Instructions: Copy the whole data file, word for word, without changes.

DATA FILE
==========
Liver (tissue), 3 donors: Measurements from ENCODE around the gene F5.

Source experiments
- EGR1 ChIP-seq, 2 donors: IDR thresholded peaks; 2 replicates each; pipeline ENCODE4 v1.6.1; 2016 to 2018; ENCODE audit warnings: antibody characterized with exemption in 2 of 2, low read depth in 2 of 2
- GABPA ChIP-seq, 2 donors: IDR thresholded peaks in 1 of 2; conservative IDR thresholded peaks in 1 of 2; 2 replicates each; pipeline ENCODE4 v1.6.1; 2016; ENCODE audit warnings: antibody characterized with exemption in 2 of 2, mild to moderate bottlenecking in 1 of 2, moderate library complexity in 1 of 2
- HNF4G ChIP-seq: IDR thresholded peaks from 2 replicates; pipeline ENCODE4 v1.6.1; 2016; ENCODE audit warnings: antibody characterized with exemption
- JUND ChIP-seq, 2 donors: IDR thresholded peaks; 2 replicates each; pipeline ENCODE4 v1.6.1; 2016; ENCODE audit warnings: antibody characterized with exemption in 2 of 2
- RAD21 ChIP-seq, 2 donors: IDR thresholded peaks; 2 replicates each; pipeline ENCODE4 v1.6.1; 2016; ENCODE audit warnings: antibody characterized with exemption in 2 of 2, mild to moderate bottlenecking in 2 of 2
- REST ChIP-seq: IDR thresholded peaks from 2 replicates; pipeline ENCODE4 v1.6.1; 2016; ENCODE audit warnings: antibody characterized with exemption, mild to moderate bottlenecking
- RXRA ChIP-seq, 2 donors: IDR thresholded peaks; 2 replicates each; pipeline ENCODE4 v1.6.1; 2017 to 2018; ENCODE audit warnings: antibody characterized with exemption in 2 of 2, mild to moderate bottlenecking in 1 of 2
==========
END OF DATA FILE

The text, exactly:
Liver (tissue), 3 donors: Measurements from ENCODE around the gene F5.

Source experiments
- EGR1 ChIP-seq, 2 donors: IDR thresholded peaks; 2 replicates each; pipeline ENCODE4 v1.6.1; 2016 to 2018; ENCODE audit warnings: antibody characterized with exemption in 2 of 2, low read depth in 2 of 2
- GABPA ChIP-seq, 2 donors: IDR thresholded peaks in 1 of 2; conservative IDR thresholded peaks in 1 of 2; 2 replicates each; pipeline ENCODE4 v1.6.1; 2016; ENCODE audit warnings: antibody characterized with exemption in 2 of 2, mild to moderate bottlenecking in 1 of 2, moderate library complexity in 1 of 2
- HNF4G ChIP-seq: IDR thresholded peaks from 2 replicates; pipeline ENCODE4 v1.6.1; 2016; ENCODE audit warnings: antibody characterized with exemption
- JUND ChIP-seq, 2 donors: IDR thresholded peaks; 2 replicates each; pipeline ENCODE4 v1.6.1; 2016; ENCODE audit warnings: antibody characterized with exemption in 2 of 2
- RAD21 ChIP-seq, 2 donors: IDR thresholded peaks; 2 replicates each; pipeline ENCODE4 v1.6.1; 2016; ENCODE audit warnings: antibody characterized with exemption in 2 of 2, mild to moderate bottlenecking in 2 of 2
- REST ChIP-seq: IDR thresholded peaks from 2 replicates; pipeline ENCODE4 v1.6.1; 2016; ENCODE audit warnings: antibody characterized with exemption, mild to moderate bottlenecking
- RXRA ChIP-seq, 2 donors: IDR thresholded peaks; 2 replicates each; pipeline ENCODE4 v1.6.1; 2017 to 2018; ENCODE audit warnings: antibody characterized with exemption in 2 of 2, mild to moderate bottlenecking in 1 of 2